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I think if you look hard enough some brass will turn up. MidwayUSA does have Hornady loaded ammo however, buy a couple boxes, shoot them up and bingo, brass! Also Huntington Die Specialties has Bertram formed brass for sale under .400NE, same as the .450-400 I believe. You could ask them. And finally I would contact BELL and see if they have some. I did have some from my Ruger, but I fear I sold it. Good luck!
 

sestoppelman

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More possibilities.

Cliffs Gunsmithing in Utah list some on their site.

Custom Brass and Bullets.com

Krieghoff International is selling once fired in this cal.

Jamison International

Bertram Brass
 

matt85

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i know the 3 1/4" brass isnt interchangeable but what if you shortened it and resized it in a FL sizer? while not the same, the 450/400 3 1/4" is the parent case for the 450/400 3" according to my research. not saying its possible though... i wish i had a case or two to try converting them.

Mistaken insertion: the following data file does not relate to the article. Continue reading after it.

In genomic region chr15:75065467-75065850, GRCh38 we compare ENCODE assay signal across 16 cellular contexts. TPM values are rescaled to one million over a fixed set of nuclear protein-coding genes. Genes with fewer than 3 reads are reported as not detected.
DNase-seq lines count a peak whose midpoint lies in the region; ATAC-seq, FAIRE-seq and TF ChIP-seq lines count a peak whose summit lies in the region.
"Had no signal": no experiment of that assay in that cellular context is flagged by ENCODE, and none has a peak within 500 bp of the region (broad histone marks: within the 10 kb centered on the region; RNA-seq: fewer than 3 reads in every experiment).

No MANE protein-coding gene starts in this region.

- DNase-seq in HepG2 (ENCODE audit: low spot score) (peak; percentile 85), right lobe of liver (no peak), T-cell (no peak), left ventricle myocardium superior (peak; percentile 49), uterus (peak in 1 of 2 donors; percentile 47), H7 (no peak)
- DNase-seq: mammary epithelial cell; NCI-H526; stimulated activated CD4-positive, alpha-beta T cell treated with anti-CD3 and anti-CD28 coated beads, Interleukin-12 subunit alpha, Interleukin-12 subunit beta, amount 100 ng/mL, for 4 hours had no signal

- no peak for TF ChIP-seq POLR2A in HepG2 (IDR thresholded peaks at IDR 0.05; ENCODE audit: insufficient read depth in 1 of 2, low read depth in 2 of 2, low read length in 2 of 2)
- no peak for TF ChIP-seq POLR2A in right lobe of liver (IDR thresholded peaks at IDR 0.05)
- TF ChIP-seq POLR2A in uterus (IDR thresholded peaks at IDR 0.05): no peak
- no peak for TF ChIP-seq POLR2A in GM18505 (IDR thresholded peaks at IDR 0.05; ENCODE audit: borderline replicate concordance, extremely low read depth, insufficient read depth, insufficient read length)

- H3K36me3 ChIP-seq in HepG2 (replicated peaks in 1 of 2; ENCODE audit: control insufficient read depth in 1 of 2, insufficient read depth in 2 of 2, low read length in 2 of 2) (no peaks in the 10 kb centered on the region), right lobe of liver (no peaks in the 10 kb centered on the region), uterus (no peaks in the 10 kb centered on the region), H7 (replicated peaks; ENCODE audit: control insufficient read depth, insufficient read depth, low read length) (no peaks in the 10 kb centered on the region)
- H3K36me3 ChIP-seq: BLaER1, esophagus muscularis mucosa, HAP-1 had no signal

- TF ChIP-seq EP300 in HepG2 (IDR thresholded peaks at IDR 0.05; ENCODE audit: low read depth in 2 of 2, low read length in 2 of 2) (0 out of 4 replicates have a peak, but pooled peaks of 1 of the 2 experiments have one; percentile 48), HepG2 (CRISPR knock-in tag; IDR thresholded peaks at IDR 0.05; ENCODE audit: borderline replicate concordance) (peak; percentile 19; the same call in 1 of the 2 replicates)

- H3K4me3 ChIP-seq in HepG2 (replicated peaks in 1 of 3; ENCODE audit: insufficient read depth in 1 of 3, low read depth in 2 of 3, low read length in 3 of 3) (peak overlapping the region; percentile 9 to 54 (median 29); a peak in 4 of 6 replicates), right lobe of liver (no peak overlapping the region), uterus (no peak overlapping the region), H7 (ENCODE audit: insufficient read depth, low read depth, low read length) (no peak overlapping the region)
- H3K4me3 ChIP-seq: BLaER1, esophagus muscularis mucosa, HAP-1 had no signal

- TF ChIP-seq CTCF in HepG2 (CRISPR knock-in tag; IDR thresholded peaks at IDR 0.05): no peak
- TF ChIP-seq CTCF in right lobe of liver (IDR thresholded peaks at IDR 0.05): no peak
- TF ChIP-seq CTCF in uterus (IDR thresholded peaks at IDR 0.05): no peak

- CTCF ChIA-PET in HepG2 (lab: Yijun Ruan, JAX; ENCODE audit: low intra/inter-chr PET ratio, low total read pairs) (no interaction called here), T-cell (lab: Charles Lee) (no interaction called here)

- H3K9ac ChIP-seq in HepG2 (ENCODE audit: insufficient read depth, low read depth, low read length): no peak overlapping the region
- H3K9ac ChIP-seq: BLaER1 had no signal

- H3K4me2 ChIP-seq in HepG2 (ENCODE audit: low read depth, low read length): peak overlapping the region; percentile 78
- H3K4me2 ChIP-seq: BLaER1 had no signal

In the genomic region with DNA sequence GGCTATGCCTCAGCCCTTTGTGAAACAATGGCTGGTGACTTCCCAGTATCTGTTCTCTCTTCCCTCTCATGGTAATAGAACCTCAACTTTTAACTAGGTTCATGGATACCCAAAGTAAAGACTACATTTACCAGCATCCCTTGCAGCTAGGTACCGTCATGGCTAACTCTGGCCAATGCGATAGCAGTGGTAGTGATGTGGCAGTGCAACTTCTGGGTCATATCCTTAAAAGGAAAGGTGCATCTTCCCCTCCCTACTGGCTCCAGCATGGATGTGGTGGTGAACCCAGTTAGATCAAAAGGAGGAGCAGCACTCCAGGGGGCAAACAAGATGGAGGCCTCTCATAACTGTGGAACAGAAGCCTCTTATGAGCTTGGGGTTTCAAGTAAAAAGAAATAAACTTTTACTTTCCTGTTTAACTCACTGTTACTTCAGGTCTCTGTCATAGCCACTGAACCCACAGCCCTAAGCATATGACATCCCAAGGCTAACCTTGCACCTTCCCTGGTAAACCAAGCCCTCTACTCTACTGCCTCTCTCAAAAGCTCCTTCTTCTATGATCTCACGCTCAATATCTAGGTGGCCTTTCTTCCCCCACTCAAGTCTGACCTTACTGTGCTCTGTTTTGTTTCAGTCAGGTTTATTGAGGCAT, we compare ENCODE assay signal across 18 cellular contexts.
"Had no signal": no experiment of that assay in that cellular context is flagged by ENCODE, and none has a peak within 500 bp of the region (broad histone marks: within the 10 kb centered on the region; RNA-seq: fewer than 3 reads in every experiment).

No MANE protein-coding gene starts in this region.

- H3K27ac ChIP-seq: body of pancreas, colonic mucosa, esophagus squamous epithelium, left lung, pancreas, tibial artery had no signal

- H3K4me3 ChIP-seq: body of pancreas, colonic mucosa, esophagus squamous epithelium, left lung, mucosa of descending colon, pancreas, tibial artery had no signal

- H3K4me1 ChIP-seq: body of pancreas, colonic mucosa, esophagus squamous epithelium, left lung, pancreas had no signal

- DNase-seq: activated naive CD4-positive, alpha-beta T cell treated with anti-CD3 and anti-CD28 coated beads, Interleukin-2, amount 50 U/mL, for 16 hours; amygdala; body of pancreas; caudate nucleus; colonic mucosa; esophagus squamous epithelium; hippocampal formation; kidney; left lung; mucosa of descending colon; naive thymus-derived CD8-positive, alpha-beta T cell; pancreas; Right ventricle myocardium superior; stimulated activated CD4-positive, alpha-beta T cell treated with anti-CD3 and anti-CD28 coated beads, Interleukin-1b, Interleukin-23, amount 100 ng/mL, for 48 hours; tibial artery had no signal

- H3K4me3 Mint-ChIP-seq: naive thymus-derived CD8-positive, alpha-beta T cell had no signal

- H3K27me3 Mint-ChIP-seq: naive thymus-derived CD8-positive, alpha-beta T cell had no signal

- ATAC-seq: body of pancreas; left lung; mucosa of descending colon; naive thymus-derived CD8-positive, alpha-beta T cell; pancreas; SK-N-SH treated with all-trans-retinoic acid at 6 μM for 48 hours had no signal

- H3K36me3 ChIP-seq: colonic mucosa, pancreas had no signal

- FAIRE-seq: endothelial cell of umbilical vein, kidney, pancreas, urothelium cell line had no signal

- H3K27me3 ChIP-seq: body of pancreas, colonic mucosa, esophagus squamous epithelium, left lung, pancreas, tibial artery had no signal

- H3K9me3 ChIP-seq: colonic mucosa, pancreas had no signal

hornady factory ammo is pretty expensive at $100 a box considering i would only buy it for plinking (i do not like the DGX bullet). bertram brass is also expensive at $100 a box (might as well buy hornady factory ammo). having said that i did buy 2 boxes of hornady factory ammo to get me started but 40 pieces of brass will not last many loadings without a decent neck sizing die (i have a neck sizing die on order).

my trouble is im an avid shooter and will easily burn threw brass if i dont have a decent stock to rotate. thankfully the recoil of big bore guns tends to keep the number of shots down in a single session (i try to limit myself to 30). but, i still burn threw about 100 cartridges a month with my 375 H&H.

i will check those other sources when i get off of work.

thanks